The following is a transcription of “Are You Making the Most of Your Wuḍūʼ?” podcast.
People ask: “What are the spiritual meanings of our ritual ablution?” – the wuḍūʼ.
Very often people forget that the ritual ablution – wuḍūʼ – is an act of worship. Very often our wuḍūʼ turns into a routine: “I need to pray, so let me do my wuḍūʼ, let me finish my wuḍūʼ.” So sometimes it just becomes routine: “I’m doing this, so I can now go and pray.”
And this is true, in that wuḍūʼ is a means to be able to pray, but it is at the same time an act of worship. So one needs to pay attention to it.
Other people make a mistake with respect to the wuḍūʼ, in that they become excessive and fall into misgivings about it. They put all their focus on worrying and that is a mistake, because the Prophetic teachings give us a balance, that we do things in a right way, as best we can, but we attach our hearts not to our actions but to the One we are doing the actions for.
So what is the wuḍūʼ? The word wuḍūʼ in Arabic, comes from waḍā’a, from radiance, and naẓāfa, cleanliness. So the purpose of wuḍūʼ is to clean oneself in a ritual manner to be ready to pray, and it is a means of radiance, because the outward washing has a sense of spiritual purification and spiritual illumination.
So when we make wuḍūʼ we have to keep in mind that we begin the wuḍūʼ with intention: “Why am I making wuḍūʼ?” For the sake of Allāh. This is an act of worship. It contains a beautiful reminder that God loves purity, God loves beauty. So you are readying yourself for the encounter with your Beloved.
So you begin with the intention. In fact, some of the great masters of spirituality, like Imām Aḥmad Zarrūq, he says that presence of heart in prayer begins with presence of heart in the ritual ablution, in the wuḍūʼ. So you begin with intention: “I am seeking Allāh through this action,” and you behold the meaning that each of the limbs that you wash, that you are seeking to rid it of blameworthy qualities, and to adorn it with the qualities of spiritual illumination, the qualities beloved to Allāh. So that when you wash your hands, intend to wash yourself of all acts that are sinful that you may have committed with your hands, in your dealings, in your actions. And to acquire with your effort, and your actions all those qualities that are beloved to Allāh. When you rinse your mouth, you intend to rid yourself of vile speech, and the consumption of anything that is displeasing to Allāh, and to characterize yourself with speech that is beloved to Allāh, of remembrance and supplication and recitation of Qur’ān, and speech that inspires others, that encourages others, that assists others. Likewise, when wash your face, you intend to wash away directing yourself in life towards all that is displeasing to Allāh, and to characterize yourself with those radiant concerns, the concerns for God Himself and for all that is beloved to Allāh in your life. When you wash your arms, the same meanings, that you be of those who receive their book of good deeds in their right hand, the hand in which the righteous receive their book of good deeds on the Day of Judgment, not to be of the people of perdition, those who receive their book of deeds in their left hand. That you perform the actions of the servants of good, not the actions of those who turn away. Likewise, with your feet, that you direct your feet towards all that is pleasing to Allāh, and that you rid yourself of directing yourself in life towards all that is displeasing to Allāh.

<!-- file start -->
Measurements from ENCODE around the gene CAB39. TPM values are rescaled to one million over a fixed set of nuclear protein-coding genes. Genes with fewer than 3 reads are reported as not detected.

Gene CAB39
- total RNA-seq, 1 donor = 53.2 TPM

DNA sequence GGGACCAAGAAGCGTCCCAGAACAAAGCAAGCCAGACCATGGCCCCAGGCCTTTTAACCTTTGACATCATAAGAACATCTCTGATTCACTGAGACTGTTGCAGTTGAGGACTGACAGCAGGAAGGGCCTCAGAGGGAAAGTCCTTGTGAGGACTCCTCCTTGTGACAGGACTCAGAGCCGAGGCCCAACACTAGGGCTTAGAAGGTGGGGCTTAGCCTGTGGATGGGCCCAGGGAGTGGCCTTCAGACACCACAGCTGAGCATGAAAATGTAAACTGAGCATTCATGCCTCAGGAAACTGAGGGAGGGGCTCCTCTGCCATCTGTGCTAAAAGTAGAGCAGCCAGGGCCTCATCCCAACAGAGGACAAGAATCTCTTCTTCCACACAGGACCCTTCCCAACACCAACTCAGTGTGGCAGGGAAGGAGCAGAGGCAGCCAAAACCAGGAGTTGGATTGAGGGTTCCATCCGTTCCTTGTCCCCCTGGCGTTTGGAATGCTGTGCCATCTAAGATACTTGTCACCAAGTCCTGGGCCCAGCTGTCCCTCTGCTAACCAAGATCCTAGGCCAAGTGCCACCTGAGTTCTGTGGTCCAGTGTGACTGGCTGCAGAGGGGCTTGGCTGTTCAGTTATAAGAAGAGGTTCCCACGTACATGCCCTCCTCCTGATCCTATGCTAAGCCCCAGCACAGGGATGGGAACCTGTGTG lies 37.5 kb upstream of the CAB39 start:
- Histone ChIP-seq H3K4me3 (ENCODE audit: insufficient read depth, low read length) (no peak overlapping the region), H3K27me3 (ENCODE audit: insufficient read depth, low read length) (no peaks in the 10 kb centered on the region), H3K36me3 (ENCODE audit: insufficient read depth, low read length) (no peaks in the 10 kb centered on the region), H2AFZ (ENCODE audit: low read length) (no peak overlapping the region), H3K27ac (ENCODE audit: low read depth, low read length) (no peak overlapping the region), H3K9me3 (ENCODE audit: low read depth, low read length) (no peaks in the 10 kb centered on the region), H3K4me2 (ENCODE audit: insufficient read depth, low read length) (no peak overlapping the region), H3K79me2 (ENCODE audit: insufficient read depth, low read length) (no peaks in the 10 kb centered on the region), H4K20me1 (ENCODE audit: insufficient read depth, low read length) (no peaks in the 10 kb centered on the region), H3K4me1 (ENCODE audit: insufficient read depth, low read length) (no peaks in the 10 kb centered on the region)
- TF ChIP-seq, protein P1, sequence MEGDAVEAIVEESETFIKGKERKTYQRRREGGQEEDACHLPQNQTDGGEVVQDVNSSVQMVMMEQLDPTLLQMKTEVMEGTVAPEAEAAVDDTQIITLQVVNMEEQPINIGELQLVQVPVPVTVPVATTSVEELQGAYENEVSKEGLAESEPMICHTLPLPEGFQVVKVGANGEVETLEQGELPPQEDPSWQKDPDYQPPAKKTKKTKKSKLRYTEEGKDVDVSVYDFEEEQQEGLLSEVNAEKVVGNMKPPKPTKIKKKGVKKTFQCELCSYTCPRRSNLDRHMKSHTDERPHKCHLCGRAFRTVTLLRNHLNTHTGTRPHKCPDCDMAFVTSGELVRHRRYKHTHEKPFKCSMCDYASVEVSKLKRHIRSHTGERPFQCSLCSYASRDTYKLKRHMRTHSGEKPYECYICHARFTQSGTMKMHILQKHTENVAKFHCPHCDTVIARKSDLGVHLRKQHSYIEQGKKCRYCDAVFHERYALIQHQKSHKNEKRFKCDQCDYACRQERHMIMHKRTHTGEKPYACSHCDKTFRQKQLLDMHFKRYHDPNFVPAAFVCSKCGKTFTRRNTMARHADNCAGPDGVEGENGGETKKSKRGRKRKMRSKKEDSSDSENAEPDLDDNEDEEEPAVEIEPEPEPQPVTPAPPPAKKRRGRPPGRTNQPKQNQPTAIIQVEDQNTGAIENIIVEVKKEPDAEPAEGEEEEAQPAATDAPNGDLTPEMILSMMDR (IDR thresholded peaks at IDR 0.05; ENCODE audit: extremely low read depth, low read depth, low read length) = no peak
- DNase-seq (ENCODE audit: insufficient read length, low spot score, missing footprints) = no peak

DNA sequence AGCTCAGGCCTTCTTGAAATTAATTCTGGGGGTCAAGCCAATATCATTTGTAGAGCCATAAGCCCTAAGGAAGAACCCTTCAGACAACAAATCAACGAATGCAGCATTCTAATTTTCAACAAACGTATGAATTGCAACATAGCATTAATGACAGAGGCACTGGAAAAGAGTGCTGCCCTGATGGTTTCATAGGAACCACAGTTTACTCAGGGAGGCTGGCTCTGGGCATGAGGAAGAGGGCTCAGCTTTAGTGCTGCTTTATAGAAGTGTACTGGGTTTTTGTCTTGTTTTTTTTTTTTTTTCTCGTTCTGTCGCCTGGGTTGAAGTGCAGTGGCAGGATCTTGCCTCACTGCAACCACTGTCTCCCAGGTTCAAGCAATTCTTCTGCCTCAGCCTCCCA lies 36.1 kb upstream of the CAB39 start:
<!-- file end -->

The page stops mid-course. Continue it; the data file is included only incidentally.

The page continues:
In the ritual ablution, in the wuḍūʼ, not only is it from the Prophetic example to begin in the name of Allāh, by saying bismiLlāh, but it is also from Prophetic practice to remain in remembrance of Allāh throughout the wuḍūʼ, So with each of the actions that we perform, before you wash your mouth engage in remembrance, before you wash your face engage in remembrance. You can say lā ilāha illa Allāh, or subḥān Allāh, or to make a du’ā, make an interactive wuḍūʼ. With each action ask Allāh for meanings related to that particular action. This was not only from the broad Prophetic practice, but the early Muslims used to engage in frequent supplication at each of the stages of wuḍūʼ. In some of the great books of Islām, like the Beginning of Guidance by Imām al-Ghazālī, are suggested particular supplications that you can recite at each stage of your wuḍūʼ, and this is the kind of wuḍūʼ that results not just in physical cleanliness and then to be outwardly ready to pray, but it results in inward purification, inward radiance, and a spiritual readiness to pray. And this is why when we finish the wuḍūʼ, we take a sip of the water source from which we are making wuḍūʼ, and then we look up to the Heavens, we raise our finger, and we make the testification of faith, and we make the du’ā:
“رَبِّي اجْعَلْنِيْ مِنَ التَّوَّابِيْنَ وَ اجْعَلْنِيْ مِنَ الْمُتَطَهِّرِيْنَ”
“Oh Lord, make me of the oft-repentant and make me of those who purify themselves completely!”
And these are the two meanings of the ritual ablution: complete repentance and complete purification, illumination, and readiness for the prayer.